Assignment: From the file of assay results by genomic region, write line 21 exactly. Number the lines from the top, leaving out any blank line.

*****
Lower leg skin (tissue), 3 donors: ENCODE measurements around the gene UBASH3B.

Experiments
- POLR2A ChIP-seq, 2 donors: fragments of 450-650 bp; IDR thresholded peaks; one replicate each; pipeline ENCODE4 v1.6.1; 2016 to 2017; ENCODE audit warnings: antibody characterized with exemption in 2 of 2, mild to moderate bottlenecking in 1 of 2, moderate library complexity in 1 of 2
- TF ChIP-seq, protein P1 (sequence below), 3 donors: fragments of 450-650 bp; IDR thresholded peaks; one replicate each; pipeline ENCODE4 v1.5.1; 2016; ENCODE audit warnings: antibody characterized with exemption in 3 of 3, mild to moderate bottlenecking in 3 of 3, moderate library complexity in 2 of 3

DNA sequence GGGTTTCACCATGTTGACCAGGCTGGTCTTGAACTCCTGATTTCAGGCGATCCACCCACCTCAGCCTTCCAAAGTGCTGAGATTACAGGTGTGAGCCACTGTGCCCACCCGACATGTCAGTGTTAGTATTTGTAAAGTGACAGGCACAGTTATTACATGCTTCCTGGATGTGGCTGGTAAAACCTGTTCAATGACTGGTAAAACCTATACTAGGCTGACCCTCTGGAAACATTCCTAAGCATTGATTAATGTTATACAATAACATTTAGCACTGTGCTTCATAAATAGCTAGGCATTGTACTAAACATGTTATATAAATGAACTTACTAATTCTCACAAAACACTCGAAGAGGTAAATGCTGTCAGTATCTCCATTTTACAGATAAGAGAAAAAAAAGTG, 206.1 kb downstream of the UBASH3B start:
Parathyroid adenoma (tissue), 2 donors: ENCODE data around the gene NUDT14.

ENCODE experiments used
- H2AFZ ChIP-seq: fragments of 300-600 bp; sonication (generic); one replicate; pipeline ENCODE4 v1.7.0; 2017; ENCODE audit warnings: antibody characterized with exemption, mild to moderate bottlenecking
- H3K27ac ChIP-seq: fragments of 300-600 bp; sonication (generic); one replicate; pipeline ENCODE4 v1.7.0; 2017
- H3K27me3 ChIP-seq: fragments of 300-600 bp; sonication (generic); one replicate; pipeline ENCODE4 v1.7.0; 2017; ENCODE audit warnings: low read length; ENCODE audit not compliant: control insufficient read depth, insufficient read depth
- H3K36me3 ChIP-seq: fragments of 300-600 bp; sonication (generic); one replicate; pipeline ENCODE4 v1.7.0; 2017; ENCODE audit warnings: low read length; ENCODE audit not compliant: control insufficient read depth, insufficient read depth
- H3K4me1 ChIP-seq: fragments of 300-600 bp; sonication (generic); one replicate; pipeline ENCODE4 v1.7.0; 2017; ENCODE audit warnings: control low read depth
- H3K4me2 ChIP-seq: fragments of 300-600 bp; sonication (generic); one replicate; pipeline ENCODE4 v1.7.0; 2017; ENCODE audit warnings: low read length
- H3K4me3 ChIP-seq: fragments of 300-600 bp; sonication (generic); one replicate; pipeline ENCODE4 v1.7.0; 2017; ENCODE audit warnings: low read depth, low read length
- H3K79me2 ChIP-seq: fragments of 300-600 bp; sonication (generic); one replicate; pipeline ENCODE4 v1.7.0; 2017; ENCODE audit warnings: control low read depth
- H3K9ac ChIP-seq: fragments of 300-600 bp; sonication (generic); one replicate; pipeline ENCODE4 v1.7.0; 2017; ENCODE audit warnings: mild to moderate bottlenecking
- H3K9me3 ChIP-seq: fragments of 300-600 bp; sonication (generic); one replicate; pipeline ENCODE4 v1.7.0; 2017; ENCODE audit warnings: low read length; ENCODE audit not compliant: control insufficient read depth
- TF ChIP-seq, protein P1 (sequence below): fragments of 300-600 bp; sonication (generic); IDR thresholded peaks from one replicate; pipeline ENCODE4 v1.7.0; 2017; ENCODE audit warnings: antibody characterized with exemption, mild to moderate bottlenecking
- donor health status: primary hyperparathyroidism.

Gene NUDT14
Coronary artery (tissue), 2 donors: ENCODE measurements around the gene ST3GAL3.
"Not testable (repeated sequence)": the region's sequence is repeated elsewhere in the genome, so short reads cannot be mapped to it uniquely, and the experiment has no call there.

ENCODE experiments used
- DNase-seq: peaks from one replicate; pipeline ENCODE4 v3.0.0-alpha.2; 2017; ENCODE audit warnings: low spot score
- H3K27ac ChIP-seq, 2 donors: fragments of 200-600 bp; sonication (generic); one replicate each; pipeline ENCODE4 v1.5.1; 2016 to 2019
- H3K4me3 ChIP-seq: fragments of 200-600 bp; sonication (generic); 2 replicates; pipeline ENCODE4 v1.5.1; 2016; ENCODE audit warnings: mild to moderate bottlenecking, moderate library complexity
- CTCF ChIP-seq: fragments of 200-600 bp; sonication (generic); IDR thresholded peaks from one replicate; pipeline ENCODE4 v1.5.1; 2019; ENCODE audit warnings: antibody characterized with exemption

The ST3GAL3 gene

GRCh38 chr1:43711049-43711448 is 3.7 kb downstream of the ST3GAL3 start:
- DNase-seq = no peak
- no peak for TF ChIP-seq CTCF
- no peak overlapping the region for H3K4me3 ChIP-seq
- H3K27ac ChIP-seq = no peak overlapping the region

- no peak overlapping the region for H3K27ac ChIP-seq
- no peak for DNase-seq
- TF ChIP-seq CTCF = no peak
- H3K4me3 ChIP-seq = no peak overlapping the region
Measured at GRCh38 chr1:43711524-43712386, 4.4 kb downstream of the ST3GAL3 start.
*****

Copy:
Coronary artery (tissue), 2 donors: ENCODE measurements around the gene ST3GAL3.